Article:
The colour-coded timeline overview provided several options for deeper affiliate research:
On Friday, 31 May 2019, the GandCrab crew released a statement saying that they were closing their business. That a RaaS was closing was not unusual, but GandCrab did it in a fashion true to its nature – overt, and with a lot of bravado.
Looking closely at this statement, there are some interesting observations to be made:
‘We successfully cashed this money and legalized it in various spheres of white business both in real life and on the Internet.’
This means that they could have had a money laundering system in place to mix their earnings from the criminal underworld with legitimate businesses.
‘For a year of working with us, people have earned more than $ 2 billion.’
‘We personally earned more than 150 million dollars per year.’
We think that this amount is largely exaggerated. Over the year, the NoMoreRansom decryptors helped a lot of victims to get their files back and prevented millions of dollars from falling into the hands of the GandCrab crew. However, based on the number of infections, we do believe that the individuals would have enough money to retire. Subsequently, our observations of the top affiliates being absent in version 5.2 might indicate an internal issue as a reason to stop.
‘We have proven that by doing evil deeds, retribution does not come.’
This again emphasizes the strong sense of impunity felt by the GandCrab crew and its affiliates. This is a worrisome thought since the space that GandCrab left will probably be filled quickly by a new RaaS system. Punishment always come after the crime, but we hope that, in this case, it will come sooner rather than later.
‘Victims – if you buy, now. Then your data no one will recover. Keys will be deleted.’
This got a bit mangled through Google Translate but the original statement urged victims to pay up because the GandCrab crew were planning to delete all the decryption keys. It is kind of strange that the self-proclaimed millionaires did not show the slightest compassion. This statement evoked a lot of reaction in the forum thread where other well-respected users urged publication of the remaining keys to the public.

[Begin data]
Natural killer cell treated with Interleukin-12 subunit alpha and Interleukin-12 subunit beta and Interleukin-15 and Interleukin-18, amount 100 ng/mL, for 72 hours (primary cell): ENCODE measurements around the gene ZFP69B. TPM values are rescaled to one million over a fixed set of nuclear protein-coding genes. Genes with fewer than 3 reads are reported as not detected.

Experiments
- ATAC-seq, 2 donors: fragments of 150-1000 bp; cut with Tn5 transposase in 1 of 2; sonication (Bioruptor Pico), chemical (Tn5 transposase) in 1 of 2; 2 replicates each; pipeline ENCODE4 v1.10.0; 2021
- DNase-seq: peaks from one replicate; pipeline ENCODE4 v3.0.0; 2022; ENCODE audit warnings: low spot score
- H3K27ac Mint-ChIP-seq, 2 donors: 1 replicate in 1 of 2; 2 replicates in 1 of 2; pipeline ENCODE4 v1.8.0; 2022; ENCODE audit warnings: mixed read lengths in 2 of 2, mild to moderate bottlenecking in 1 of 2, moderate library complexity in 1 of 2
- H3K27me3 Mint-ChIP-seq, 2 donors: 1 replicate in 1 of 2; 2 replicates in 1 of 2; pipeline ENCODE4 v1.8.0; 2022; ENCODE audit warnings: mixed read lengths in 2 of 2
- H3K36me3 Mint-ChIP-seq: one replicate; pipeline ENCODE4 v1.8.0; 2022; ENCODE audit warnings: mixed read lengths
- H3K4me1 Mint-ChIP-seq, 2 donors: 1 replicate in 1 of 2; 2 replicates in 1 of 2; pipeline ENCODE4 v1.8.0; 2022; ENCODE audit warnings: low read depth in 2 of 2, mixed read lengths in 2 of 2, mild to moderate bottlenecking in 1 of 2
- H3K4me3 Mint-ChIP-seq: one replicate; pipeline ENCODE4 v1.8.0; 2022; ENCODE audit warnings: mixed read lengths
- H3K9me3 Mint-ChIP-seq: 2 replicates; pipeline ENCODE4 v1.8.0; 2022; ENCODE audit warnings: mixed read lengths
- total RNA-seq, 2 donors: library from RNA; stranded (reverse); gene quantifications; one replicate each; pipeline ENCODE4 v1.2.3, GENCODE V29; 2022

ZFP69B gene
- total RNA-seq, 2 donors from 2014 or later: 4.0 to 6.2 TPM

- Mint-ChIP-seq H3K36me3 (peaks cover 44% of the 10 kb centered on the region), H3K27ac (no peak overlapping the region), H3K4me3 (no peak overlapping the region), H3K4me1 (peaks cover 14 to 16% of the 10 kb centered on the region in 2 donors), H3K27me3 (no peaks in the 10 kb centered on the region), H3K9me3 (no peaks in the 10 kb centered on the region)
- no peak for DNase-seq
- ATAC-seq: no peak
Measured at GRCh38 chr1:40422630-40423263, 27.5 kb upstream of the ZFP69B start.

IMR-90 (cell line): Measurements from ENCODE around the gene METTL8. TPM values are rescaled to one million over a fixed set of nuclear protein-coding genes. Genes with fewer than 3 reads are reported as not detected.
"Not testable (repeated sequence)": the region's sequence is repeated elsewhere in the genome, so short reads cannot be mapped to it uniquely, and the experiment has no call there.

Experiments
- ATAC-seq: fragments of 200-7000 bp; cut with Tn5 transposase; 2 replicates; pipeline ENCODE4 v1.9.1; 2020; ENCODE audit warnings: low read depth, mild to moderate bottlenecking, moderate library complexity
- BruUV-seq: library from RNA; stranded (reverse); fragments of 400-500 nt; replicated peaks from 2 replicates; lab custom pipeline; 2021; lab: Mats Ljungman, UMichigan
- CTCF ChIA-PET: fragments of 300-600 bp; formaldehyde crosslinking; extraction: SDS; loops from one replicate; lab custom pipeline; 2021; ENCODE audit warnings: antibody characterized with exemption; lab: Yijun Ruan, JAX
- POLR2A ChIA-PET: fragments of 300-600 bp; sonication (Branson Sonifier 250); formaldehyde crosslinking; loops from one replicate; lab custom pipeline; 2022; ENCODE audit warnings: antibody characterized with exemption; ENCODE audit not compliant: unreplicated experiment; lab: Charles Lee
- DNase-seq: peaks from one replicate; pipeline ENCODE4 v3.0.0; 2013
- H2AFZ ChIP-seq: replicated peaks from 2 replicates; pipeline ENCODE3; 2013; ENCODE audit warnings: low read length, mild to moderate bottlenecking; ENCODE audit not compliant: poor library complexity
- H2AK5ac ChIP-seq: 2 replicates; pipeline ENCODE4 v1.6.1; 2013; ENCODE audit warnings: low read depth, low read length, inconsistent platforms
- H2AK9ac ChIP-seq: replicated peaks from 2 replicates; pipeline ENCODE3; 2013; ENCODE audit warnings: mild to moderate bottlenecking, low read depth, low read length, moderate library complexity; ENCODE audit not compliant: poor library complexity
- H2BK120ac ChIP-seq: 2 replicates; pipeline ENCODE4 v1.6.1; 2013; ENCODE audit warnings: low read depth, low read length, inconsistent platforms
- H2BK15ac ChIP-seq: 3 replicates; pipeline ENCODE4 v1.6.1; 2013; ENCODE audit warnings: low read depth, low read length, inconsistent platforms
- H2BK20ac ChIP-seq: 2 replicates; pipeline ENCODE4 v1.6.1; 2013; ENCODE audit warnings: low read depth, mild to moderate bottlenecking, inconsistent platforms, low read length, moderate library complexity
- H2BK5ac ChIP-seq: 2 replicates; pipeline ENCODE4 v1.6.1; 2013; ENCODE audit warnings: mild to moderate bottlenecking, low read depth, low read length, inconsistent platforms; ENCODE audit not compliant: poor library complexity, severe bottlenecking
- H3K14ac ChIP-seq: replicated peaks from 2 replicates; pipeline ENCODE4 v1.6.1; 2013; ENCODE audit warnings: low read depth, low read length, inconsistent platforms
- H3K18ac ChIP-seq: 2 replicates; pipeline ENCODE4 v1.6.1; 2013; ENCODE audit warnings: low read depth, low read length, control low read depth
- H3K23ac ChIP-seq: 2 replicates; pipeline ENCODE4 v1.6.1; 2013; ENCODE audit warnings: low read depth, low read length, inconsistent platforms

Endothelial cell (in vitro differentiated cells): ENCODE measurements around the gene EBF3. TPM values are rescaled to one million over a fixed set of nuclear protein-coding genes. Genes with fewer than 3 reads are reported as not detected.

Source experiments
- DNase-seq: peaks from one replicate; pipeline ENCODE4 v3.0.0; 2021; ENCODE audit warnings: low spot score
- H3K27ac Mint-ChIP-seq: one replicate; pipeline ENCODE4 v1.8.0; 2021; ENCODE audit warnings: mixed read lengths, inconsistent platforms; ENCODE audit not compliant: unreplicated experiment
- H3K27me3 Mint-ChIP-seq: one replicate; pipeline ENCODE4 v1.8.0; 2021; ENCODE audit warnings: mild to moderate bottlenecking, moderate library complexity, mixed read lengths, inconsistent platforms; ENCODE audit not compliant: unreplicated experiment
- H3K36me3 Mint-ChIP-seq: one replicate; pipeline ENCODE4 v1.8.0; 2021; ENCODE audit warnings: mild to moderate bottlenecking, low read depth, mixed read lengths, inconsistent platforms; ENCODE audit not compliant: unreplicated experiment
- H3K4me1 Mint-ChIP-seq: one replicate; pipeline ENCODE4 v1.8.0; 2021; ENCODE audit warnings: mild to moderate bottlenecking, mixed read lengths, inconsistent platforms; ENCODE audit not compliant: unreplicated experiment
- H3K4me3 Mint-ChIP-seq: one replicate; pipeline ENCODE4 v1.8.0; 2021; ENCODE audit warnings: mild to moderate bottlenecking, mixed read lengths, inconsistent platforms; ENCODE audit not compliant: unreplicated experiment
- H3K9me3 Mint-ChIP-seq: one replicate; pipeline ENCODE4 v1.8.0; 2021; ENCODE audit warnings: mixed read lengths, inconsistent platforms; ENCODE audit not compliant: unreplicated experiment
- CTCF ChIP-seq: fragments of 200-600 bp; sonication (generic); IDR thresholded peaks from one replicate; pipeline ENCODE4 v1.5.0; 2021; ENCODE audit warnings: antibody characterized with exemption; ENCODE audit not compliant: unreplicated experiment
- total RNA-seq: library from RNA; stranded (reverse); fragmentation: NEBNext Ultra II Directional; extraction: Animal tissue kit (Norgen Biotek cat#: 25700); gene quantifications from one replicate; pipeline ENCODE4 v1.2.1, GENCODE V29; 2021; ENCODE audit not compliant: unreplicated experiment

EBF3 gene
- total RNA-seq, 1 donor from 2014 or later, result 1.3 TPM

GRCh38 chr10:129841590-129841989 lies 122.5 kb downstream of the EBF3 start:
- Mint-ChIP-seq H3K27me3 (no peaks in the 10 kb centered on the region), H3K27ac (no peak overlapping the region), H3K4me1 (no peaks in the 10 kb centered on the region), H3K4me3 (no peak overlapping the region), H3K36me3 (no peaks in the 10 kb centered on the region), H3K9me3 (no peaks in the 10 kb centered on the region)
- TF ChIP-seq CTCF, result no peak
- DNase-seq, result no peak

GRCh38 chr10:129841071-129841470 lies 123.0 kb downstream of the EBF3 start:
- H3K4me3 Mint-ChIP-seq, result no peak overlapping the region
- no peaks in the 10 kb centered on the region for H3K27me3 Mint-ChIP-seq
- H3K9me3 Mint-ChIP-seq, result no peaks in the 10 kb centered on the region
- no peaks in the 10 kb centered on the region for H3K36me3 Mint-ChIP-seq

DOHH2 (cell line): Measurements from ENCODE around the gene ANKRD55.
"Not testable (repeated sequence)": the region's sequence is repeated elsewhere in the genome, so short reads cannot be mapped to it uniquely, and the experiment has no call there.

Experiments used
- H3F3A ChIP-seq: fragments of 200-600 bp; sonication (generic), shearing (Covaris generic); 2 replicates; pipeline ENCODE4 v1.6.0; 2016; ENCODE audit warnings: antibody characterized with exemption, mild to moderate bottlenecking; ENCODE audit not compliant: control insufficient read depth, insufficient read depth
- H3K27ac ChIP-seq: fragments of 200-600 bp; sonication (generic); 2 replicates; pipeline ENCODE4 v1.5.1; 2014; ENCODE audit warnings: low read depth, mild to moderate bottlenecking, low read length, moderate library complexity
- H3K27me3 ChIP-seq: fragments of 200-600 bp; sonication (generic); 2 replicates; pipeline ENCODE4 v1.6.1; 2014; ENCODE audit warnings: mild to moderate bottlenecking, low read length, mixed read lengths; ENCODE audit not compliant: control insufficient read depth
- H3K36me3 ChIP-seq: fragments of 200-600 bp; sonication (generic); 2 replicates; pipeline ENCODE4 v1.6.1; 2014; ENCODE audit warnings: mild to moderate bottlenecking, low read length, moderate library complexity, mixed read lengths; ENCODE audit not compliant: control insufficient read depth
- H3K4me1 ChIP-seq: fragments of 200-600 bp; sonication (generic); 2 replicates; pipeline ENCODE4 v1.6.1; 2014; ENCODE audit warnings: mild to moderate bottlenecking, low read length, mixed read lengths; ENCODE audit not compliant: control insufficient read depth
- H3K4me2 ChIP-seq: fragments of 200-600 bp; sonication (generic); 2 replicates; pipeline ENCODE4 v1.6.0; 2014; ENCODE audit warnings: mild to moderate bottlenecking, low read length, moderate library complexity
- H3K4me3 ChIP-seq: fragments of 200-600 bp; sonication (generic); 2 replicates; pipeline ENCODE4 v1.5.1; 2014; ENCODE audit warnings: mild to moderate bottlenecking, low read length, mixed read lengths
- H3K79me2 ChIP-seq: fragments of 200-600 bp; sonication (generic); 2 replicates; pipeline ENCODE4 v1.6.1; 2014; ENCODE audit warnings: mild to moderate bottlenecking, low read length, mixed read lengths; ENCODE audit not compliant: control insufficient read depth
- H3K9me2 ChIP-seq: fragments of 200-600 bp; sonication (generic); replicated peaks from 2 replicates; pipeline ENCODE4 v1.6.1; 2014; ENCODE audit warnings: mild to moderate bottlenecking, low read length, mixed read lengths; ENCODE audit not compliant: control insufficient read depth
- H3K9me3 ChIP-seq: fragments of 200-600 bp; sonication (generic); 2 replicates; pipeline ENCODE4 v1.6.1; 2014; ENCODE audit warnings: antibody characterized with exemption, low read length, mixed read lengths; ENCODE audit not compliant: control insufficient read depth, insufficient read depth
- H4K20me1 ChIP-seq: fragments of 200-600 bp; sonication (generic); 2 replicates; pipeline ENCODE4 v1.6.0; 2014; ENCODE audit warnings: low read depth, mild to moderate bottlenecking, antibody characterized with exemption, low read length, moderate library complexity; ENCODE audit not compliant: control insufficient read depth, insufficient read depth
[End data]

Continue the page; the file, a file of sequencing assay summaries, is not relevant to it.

Eventually, the GandCrab account requested suspension and deletion of all posts on the forum. The moderators did suspend the account but left the posts intact.
We started our research on GandCrab by carefully dissecting the malware and discovering its inner workings and secrets. The hard-coded indicators in the malware and GandCrab crew’s forum presence led us to dig deeper into the inner workings of the RaaS model. By doing so we gained some valuable insights:
As an industry we must realize that we cannot stop cybercrime alone; we should aim to do more than just malware analysis, especially when it comes to fighting RaaS-type threats. Unfortunately, we live in a situation where most of the cybercriminals involved in ransomware can operate with a level of impunity; the ransomware developers are often in countries that make legal prosecution difficult and affiliates that are not caught can easily move from one RaaS to another and continue their extortion operations.
Law enforcement faces a daunting task to bring the individuals responsible to justice, but our industry’s knowledge, data and tooling can help with this task. The best way to cook a Crab is together.
GandCrab might have shut down its operations but its developers and affiliates have still not been arrested and will probably continue to be active in cybercrime in one way or another.